OBJECTIVE: A Few population-based studies have shown that high-normal blood pressure clusters with other cardiovascular risk factors. Increased inflammation, endothelial dysfunction, oxidative stress, and reduced adiponectin values have sporadically been reported in these patients. METHODS: We cross-sectionally compared blood pressure categories with cardiovascular risk factors in an adult population-based cohort (n = 1658) and evaluated the relationships between C-reactive-protein, nitrotyrosine, total antioxidant status, E-selectin, vascular adhesion molecule-1, intercellular adhesion molecule-1, resistin, adiponectin values and blood pressure categories in a subgroup of healthy lean individuals from this cohort (n = 107) in order to exclude the impact of obesity/insulin resistance on these variables. RESULTS: Glucose, triglyceride, low-density lipoprotein-cholesterol, alanine aminotranferase, gamma-glutamyl transferase values, and diabetes and metabolic syndrome prevalence were significantly higher in high-normal compared with the optimal blood pressure category. In the healthy subgroup, adiponectin (beta = - 4315.3; 95% confidence interval - 5916.4 -2654.2), total antioxidant status (-0.15; -0.3 -0.04) were significantly lower, and nitrotyrosine (1.2; 0.3 2.1), E-selectin (11.7; 1.8 21.6), vascular adhesion molecule-1 (0.3; 0.1 0.5), and intercellular adhesion molecule-1 (0.3; 0.1 0.5) were higher in high-normal compared with the optimal blood pressure category, at multiple regression analyses. CONCLUSIONS: Individuals with high-normal blood pressure had a higher prevalence of cardiovascular and metabolic risk factors than those with optimal, and, even if healthy, they showed reduced adiponectin values, early signs of endothelial dysfunction, and oxidative stress. Further research is needed to determine whether they will benefit from blood pressure reduction.

Grassi, G., & Mancia, G. (2009). Cardiometabolic risk in high-normal blood pressure state: mechanistic insights. JOURNAL OF HYPERTENSION, 27(1), 28-30.

Cardiometabolic risk in high-normal blood pressure state: Mechanistic insights

GRASSI, GUIDO;MANCIA, GIUSEPPE
2009

Abstract

OBJECTIVE: A Few population-based studies have shown that high-normal blood pressure clusters with other cardiovascular risk factors. Increased inflammation, endothelial dysfunction, oxidative stress, and reduced adiponectin values have sporadically been reported in these patients. METHODS: We cross-sectionally compared blood pressure categories with cardiovascular risk factors in an adult population-based cohort (n = 1658) and evaluated the relationships between C-reactive-protein, nitrotyrosine, total antioxidant status, E-selectin, vascular adhesion molecule-1, intercellular adhesion molecule-1, resistin, adiponectin values and blood pressure categories in a subgroup of healthy lean individuals from this cohort (n = 107) in order to exclude the impact of obesity/insulin resistance on these variables. RESULTS: Glucose, triglyceride, low-density lipoprotein-cholesterol, alanine aminotranferase, gamma-glutamyl transferase values, and diabetes and metabolic syndrome prevalence were significantly higher in high-normal compared with the optimal blood pressure category. In the healthy subgroup, adiponectin (beta = - 4315.3; 95% confidence interval - 5916.4 -2654.2), total antioxidant status (-0.15; -0.3 -0.04) were significantly lower, and nitrotyrosine (1.2; 0.3 2.1), E-selectin (11.7; 1.8 21.6), vascular adhesion molecule-1 (0.3; 0.1 0.5), and intercellular adhesion molecule-1 (0.3; 0.1 0.5) were higher in high-normal compared with the optimal blood pressure category, at multiple regression analyses. CONCLUSIONS: Individuals with high-normal blood pressure had a higher prevalence of cardiovascular and metabolic risk factors than those with optimal, and, even if healthy, they showed reduced adiponectin values, early signs of endothelial dysfunction, and oxidative stress. Further research is needed to determine whether they will benefit from blood pressure reduction.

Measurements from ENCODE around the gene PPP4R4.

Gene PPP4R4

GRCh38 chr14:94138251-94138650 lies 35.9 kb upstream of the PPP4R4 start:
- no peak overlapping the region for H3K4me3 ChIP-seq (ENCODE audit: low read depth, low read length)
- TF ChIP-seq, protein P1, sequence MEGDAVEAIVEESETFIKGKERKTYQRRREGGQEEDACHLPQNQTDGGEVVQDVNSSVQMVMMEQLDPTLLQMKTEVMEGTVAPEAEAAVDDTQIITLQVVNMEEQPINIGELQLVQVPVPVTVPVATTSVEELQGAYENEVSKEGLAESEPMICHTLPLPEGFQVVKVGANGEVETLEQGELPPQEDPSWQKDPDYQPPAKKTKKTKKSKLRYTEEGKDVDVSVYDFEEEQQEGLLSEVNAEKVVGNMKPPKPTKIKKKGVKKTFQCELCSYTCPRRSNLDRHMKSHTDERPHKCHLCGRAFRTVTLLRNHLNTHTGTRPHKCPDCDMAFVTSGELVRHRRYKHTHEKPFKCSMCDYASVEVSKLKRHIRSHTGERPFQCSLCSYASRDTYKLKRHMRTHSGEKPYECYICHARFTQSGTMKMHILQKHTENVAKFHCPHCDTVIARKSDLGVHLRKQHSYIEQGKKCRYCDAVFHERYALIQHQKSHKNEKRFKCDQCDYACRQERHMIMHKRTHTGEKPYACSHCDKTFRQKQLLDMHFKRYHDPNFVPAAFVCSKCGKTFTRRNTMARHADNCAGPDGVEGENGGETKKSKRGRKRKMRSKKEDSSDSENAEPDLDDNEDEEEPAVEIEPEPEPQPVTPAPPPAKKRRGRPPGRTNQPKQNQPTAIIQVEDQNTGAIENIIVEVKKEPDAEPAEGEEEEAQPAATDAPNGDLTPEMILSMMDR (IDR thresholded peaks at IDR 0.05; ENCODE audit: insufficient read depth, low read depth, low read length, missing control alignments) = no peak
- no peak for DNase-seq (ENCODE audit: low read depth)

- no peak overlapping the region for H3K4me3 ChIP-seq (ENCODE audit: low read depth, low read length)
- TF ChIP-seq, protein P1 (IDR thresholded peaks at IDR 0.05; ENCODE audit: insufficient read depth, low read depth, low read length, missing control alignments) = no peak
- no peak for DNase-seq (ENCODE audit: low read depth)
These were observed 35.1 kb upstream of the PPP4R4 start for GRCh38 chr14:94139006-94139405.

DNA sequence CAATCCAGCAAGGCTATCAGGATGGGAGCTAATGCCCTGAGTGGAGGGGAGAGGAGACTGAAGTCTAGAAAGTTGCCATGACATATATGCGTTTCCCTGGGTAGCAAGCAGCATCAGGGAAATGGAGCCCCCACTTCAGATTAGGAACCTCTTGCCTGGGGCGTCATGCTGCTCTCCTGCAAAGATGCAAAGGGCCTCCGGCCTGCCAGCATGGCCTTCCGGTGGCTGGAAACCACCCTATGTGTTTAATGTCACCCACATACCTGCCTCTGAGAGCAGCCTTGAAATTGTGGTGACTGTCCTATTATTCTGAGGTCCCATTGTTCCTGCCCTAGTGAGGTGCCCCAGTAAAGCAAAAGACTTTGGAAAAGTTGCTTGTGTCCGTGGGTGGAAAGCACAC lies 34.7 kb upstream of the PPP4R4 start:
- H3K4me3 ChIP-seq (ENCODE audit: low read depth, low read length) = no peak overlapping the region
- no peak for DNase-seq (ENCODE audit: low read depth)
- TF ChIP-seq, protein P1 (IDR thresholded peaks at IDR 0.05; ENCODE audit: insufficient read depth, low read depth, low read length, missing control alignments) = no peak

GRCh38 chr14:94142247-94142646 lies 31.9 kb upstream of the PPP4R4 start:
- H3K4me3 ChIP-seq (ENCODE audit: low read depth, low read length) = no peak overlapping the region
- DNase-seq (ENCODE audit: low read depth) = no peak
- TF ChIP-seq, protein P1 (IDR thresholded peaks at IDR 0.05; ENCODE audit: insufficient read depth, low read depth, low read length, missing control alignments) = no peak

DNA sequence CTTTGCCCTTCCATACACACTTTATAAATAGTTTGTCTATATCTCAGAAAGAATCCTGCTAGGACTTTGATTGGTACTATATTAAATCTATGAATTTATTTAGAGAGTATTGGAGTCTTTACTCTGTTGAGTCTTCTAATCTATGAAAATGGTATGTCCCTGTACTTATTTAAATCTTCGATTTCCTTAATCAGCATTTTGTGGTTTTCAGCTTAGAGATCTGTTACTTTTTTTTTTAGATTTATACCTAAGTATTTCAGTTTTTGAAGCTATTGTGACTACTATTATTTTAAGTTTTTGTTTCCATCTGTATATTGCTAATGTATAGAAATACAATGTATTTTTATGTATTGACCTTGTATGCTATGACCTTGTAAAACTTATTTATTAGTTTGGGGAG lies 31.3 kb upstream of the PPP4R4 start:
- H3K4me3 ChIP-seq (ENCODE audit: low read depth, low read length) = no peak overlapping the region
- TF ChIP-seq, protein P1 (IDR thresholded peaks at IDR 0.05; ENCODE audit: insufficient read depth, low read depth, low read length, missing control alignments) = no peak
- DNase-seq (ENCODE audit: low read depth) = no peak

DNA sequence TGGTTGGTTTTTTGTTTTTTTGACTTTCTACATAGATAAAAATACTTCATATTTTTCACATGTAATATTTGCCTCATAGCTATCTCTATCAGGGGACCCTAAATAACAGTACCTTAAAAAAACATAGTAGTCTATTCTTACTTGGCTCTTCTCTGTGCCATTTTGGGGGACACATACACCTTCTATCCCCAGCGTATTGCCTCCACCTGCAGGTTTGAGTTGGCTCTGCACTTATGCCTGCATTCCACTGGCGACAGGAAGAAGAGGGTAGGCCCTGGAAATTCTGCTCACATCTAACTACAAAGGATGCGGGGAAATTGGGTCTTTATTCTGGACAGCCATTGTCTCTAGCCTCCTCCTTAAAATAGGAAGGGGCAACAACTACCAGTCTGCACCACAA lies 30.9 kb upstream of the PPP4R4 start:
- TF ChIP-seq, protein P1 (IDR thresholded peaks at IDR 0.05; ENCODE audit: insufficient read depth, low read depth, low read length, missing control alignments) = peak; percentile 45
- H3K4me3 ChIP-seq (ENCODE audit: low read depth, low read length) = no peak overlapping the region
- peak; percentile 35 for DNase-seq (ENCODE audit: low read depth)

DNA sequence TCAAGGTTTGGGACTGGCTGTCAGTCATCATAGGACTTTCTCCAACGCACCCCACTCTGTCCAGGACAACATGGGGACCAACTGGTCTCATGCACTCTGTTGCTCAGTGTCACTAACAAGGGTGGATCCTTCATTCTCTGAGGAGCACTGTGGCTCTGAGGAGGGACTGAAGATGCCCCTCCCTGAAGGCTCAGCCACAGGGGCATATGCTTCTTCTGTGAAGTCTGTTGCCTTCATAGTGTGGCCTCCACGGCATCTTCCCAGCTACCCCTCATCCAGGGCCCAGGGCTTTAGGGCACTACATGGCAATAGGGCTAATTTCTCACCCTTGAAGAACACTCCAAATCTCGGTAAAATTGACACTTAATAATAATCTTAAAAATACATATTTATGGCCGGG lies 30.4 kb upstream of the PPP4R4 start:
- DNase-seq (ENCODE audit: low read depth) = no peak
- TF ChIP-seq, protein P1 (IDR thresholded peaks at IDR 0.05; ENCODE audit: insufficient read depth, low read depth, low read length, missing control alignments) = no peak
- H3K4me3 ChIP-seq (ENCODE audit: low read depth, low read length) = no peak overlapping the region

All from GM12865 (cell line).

Articolo in rivista - Articolo scientifico
metabolic syndrome and CV risk; Hypertension Guidelines;
English
28
30
Grassi, G., & Mancia, G. (2009). Cardiometabolic risk in high-normal blood pressure state: mechanistic insights. JOURNAL OF HYPERTENSION, 27(1), 28-30.
Grassi, G; Mancia, G
File in questo prodotto:
Non ci sono file associati a questo prodotto.

I documenti in IRIS sono protetti da copyright e tutti i diritti sono riservati, salvo diversa indicazione.

Utilizza questo identificativo per citare o creare un link a questo documento: https://hdl.handle.net/10281/5057
Citazioni
  • Scopus 0
  • ???jsp.display-item.citation.isi??? 0
Social impact